Samsung Display acquires technology for next-gen VR displays

Samsung Display acquires technology for next-gen VR displays

Samsung Display bought the display company eMagin. Their OLED microdisplays have great potential for VR headsets.

Yesterday, eMagin announced that it has entered into a definitive merger agreement with Samsung Display, a subsidiary of Samsung. The transaction is valued at $218 million.

In a few years, OLED microdisplays could replace the liquid crystal displays (LCDs) found in almost every current VR headset. This new type of VR display is smaller, more energy efficient, and allows for extremely high pixel density and brightness, high contrast, and lifelike colors.

The US company eMagin has developed a special OLED microdisplay that doesn't use color filters and thus achieves a particularly high luminance. The company calls it a Direct Patterning Display (DPD).

In early May, eMagin demonstrated an OLED microdisplay that achieves 15,000 nits. Combined with a pancake lens, VR headsets could still reach around 1500 nits. For comparison: Meta Quest 2 offers about 100 nits, Playstation VR 2 about 250 nits. Both with classic Fresnel lenses, which absorb relatively little light.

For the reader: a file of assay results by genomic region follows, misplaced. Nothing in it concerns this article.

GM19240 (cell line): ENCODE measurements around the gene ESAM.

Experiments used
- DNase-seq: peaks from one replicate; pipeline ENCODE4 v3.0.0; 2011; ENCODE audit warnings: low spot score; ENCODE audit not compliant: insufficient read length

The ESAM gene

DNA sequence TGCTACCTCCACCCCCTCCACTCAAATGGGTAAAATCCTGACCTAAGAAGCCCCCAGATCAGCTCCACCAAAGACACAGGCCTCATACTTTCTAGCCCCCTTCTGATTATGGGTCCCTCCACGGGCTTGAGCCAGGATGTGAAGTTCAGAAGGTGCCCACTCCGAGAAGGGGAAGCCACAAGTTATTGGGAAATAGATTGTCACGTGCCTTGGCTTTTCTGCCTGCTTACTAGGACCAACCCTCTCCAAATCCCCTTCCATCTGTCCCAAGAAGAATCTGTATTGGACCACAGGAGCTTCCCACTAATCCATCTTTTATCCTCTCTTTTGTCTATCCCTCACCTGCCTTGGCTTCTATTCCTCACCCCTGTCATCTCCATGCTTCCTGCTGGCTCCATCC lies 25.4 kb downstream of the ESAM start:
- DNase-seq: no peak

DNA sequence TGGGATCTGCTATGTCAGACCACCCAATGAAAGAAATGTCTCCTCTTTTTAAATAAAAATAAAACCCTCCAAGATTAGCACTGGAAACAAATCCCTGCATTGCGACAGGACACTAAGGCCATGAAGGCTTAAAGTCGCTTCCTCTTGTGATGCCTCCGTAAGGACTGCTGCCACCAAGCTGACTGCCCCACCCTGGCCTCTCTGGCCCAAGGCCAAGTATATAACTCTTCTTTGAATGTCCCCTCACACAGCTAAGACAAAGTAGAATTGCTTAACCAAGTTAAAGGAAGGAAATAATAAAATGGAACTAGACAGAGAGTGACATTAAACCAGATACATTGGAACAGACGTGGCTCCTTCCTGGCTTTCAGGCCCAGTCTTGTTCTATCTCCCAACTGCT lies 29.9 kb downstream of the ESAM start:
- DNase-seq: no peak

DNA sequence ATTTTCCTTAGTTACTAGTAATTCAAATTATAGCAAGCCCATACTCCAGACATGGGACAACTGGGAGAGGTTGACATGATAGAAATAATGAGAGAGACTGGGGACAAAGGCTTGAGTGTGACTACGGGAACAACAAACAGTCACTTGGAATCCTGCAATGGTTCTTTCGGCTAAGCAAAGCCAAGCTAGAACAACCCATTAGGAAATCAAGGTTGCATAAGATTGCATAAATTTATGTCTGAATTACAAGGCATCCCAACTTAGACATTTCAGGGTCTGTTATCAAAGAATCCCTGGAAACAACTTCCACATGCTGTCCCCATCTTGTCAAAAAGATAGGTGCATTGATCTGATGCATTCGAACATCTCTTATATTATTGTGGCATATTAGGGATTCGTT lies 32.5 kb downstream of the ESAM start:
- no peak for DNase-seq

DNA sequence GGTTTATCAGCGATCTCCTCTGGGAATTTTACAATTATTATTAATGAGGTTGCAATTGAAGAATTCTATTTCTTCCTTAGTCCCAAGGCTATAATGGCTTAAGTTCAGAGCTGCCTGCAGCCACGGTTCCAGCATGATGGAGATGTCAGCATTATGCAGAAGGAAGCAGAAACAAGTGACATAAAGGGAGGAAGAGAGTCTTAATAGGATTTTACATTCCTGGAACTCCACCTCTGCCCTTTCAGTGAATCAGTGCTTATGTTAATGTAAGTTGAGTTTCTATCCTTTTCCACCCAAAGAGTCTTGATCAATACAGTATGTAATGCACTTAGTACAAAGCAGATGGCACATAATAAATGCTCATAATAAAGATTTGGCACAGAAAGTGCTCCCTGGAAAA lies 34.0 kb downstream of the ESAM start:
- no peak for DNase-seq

Samsung Display: A good partner for eMagin

The company unveiled a 4K display a year ago, rumored to be co-developed with Valve. Other large companies are also said to have shown interest in the technology.


Since eMagin does not have the capacity to mass-produce OLED microdisplays, Samsung Display is the ideal partner to bring the technology to market.

"By teaming with Samsung Display, we will be able to achieve the full potential of our next-generation microdisplay technology with a partner that can provide the resources and expertise we will need to scale production. Moreover, our customers will benefit from resulting improvements to our production capabilities in terms of yield, efficiency, and quality control," writes CEO Andrew Sculley.

Samsung could build the advanced displays into future mixed reality headsets, but it could also sell them to other companies like Meta and Apple, which are also active in the field.

Sources: eMagin